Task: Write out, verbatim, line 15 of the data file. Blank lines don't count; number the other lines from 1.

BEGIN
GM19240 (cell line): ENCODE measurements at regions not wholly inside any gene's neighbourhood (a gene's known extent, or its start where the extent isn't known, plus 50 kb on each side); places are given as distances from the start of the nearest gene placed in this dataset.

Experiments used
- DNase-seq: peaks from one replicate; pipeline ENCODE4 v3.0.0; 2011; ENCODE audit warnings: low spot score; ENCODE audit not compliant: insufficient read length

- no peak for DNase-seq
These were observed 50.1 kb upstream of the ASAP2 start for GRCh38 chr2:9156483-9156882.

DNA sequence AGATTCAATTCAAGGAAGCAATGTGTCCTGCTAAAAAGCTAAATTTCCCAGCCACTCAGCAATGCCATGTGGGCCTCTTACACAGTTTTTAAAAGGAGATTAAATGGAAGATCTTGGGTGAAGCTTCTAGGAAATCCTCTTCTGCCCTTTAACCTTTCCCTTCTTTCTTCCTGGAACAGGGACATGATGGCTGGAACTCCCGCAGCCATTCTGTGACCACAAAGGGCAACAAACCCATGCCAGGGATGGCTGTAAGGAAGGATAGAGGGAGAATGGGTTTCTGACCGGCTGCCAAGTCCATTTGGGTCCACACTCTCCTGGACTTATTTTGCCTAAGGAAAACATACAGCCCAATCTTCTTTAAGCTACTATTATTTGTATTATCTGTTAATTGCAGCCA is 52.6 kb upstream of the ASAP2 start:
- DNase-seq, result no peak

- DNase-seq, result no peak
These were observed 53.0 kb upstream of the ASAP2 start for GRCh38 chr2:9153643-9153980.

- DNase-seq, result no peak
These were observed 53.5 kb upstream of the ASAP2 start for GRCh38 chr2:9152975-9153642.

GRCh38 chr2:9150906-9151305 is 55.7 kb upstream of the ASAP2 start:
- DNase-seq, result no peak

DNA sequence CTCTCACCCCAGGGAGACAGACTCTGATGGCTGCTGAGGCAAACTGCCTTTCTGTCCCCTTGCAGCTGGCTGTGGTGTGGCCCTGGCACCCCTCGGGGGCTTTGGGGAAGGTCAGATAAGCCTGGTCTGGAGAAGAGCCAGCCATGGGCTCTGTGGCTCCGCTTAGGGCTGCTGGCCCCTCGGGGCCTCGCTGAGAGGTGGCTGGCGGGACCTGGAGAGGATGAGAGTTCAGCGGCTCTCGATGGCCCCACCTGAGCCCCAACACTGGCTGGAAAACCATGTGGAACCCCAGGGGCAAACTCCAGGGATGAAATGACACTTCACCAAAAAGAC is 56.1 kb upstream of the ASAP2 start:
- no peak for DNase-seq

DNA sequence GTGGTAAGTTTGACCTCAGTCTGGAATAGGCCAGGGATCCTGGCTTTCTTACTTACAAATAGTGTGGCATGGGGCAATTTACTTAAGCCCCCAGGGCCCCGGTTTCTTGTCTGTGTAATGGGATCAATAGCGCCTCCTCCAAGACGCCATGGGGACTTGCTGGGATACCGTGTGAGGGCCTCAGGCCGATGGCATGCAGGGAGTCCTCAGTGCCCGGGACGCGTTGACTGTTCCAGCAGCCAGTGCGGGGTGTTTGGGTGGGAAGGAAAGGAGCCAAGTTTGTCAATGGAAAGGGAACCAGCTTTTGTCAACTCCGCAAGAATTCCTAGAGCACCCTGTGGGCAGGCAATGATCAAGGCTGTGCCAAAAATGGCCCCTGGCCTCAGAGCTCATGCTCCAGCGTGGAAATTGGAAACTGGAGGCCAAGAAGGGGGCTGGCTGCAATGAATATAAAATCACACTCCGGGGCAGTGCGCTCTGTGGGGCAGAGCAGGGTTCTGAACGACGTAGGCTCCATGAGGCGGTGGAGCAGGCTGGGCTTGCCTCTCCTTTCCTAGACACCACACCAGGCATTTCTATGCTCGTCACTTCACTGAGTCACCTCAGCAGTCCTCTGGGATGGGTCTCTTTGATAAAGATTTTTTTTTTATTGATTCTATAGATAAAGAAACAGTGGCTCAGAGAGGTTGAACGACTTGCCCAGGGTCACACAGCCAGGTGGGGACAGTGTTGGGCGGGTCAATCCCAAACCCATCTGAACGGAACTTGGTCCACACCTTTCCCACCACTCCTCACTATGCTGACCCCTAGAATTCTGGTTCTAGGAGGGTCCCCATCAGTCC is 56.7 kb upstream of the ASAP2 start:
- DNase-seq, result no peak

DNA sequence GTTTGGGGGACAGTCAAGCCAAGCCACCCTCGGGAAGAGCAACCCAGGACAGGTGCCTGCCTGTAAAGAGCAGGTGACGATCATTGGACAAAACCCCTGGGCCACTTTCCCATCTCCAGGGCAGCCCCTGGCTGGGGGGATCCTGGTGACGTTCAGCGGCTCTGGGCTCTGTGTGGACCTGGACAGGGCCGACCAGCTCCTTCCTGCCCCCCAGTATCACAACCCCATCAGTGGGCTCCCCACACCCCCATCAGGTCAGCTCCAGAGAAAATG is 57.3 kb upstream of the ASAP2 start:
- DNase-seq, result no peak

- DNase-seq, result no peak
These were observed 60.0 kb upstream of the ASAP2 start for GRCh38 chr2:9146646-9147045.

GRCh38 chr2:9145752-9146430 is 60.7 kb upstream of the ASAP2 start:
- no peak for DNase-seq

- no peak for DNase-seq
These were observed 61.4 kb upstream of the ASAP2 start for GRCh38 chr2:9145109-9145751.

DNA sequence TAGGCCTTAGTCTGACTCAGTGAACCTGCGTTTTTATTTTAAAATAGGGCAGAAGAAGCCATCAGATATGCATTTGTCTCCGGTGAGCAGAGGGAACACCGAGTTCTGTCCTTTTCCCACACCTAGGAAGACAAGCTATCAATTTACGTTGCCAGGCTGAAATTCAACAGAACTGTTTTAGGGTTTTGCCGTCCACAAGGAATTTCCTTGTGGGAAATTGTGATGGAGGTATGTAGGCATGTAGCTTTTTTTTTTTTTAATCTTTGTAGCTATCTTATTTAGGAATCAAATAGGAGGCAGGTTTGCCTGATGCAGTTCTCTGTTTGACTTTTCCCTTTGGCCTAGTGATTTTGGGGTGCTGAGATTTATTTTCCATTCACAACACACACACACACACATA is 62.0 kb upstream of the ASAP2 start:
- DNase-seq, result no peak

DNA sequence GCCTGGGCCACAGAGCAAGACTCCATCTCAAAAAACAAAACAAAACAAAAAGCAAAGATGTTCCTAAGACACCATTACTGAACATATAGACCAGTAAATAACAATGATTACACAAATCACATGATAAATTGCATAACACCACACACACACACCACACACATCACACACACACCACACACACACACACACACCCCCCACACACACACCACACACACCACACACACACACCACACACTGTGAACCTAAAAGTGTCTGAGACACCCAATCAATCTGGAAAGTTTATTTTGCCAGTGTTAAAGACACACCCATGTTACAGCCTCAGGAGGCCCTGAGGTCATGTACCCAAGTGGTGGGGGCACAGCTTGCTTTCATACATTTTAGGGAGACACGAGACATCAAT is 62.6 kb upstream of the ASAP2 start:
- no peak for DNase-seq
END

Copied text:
- no peak for DNase-seq